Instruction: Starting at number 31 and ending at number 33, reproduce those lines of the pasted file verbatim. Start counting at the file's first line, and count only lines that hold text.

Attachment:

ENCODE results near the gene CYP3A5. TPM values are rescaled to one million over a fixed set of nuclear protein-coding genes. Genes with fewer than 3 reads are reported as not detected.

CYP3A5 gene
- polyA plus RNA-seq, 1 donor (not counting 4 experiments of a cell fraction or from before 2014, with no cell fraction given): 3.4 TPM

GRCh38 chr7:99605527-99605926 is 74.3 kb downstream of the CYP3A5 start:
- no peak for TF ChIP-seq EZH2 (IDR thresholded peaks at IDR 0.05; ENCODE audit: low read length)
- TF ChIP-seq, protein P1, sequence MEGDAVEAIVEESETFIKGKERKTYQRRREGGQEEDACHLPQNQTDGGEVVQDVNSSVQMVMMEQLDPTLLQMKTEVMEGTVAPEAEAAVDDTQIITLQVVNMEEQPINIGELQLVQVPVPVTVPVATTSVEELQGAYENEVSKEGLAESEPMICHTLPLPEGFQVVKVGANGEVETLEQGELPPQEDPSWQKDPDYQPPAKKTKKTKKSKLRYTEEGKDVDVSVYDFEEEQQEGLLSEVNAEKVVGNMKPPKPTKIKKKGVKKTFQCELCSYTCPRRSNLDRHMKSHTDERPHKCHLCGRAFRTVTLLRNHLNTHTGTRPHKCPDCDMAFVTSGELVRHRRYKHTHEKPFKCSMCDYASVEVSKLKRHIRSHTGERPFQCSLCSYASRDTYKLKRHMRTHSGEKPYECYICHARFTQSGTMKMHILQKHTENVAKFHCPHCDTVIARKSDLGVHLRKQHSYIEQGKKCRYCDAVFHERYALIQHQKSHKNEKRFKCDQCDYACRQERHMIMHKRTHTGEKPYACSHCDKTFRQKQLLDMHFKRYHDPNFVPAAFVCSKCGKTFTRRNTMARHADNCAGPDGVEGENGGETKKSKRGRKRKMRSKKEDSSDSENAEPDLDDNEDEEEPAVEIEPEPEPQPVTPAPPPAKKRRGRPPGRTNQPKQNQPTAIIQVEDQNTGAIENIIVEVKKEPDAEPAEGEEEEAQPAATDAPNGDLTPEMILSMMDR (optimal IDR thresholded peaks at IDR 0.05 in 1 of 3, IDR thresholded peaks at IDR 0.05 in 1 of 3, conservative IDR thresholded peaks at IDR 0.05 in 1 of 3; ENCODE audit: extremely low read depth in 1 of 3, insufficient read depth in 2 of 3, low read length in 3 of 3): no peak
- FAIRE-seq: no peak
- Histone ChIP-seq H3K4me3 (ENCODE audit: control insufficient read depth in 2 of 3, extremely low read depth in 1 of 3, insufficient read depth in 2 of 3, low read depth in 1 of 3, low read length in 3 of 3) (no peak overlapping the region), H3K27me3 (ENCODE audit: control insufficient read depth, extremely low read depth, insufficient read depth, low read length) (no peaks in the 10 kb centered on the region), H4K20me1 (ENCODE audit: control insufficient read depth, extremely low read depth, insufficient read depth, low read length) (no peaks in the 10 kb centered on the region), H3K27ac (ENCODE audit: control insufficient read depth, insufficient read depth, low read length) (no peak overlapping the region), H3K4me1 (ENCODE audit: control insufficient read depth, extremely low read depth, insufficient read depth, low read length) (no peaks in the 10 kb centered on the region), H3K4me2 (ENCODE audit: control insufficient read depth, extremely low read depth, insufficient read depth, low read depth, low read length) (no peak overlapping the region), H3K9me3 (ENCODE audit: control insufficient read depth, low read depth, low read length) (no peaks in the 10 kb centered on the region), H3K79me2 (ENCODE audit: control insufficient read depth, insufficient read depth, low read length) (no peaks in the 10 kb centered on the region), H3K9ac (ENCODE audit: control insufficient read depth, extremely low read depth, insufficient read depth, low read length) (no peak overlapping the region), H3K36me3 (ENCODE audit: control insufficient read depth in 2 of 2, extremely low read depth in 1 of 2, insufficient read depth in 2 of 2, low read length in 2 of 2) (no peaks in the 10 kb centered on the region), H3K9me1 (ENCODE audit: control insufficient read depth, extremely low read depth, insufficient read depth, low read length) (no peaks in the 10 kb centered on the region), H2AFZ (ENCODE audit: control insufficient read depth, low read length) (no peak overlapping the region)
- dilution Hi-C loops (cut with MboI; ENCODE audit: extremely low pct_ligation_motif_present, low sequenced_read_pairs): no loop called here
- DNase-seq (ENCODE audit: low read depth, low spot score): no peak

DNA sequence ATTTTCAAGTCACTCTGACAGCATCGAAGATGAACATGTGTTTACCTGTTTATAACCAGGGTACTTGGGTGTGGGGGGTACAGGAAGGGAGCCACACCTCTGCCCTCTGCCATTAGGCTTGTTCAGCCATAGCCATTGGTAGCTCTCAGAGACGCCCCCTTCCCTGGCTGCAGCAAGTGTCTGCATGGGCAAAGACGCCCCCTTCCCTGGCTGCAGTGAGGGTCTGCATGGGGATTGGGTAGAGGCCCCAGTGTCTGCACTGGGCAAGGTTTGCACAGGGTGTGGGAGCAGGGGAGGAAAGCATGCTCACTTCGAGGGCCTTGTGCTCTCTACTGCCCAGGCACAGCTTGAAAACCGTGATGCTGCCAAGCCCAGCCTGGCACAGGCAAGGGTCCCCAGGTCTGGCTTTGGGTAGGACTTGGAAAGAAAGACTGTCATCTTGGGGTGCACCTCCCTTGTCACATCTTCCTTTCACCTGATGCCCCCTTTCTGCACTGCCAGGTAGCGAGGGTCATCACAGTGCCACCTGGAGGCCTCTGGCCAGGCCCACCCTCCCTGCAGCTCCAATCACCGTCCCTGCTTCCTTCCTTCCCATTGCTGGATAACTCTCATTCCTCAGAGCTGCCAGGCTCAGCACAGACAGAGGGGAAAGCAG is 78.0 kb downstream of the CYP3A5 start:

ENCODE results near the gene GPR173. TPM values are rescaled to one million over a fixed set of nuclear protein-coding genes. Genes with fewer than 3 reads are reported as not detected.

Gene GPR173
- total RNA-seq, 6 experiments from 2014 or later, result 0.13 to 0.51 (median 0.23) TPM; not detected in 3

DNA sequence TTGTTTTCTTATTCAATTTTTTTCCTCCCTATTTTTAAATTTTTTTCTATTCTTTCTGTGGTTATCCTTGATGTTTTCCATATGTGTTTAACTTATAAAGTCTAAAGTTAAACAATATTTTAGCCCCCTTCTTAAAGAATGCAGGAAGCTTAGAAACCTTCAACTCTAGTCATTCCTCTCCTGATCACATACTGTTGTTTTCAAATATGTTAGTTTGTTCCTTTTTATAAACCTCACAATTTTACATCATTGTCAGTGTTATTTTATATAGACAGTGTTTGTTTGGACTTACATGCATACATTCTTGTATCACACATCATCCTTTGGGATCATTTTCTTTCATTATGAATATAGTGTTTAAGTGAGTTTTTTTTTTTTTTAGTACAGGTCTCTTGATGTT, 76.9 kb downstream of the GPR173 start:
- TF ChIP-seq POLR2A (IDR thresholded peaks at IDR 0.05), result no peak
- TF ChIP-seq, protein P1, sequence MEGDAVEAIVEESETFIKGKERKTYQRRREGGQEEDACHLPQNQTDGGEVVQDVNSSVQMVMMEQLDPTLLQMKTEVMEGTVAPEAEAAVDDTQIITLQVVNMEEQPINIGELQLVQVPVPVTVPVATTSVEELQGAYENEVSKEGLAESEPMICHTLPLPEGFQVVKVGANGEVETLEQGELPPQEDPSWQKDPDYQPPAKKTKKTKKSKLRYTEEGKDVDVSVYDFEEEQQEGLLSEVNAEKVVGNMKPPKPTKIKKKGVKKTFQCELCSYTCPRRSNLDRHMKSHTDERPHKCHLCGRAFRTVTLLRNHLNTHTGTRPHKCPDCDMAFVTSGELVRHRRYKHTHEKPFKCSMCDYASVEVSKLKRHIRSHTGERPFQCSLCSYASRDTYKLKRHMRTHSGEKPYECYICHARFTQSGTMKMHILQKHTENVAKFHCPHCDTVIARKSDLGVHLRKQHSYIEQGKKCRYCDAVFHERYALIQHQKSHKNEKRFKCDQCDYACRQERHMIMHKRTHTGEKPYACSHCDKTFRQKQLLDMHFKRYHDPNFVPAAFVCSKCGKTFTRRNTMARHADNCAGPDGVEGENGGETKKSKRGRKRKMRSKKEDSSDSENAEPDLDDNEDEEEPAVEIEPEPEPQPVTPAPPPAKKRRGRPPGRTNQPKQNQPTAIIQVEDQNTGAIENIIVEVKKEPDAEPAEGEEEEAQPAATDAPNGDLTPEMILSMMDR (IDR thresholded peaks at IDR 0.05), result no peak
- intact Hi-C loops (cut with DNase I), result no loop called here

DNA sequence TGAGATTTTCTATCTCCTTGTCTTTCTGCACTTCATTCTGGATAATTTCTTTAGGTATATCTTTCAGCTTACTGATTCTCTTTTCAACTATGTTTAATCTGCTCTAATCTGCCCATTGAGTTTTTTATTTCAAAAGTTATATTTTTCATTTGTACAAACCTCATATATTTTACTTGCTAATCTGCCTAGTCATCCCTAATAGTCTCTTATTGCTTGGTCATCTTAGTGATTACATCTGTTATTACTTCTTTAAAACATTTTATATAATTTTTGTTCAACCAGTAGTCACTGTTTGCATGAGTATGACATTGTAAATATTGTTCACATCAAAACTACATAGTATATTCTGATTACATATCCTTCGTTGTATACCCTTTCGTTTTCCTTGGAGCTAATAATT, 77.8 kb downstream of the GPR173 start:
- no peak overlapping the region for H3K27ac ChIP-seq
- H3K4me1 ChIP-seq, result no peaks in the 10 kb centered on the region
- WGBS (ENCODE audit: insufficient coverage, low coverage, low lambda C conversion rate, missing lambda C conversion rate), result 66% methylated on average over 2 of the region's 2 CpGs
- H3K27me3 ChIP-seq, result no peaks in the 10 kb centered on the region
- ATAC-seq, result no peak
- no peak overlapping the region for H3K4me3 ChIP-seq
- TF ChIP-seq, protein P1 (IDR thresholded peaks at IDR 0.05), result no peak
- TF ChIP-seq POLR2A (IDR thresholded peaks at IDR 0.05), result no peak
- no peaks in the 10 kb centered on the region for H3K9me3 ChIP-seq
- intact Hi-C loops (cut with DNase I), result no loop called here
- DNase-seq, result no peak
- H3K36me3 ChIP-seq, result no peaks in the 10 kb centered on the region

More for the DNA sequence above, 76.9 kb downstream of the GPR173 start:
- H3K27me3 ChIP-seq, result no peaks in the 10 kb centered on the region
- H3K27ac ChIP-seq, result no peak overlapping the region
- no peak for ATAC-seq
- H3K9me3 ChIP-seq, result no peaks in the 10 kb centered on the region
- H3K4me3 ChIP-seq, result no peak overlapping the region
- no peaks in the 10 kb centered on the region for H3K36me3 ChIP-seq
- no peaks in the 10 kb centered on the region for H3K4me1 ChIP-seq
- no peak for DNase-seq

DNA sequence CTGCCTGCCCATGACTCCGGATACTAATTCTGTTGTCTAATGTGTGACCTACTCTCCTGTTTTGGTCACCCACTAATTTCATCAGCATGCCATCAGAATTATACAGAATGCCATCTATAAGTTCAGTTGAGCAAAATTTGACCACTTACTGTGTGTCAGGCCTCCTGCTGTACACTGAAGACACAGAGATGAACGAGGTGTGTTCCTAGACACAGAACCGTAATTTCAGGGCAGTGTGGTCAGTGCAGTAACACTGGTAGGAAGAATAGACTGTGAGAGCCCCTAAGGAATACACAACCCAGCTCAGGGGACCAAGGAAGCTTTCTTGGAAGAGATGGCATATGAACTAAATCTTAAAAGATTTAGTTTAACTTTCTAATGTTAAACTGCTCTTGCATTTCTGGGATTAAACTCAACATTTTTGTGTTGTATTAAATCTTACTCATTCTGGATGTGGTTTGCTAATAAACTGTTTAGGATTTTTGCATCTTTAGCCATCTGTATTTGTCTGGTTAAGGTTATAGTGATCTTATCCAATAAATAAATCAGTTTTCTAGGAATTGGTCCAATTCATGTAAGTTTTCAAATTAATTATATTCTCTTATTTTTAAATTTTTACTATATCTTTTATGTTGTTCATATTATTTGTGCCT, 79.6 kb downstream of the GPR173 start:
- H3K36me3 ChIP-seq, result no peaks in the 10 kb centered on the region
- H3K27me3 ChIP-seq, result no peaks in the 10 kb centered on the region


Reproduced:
- H3K36me3 ChIP-seq, result no peaks in the 10 kb centered on the region

More for the DNA sequence above, 76.9 kb downstream of the GPR173 start:
- H3K27me3 ChIP-seq, result no peaks in the 10 kb centered on the region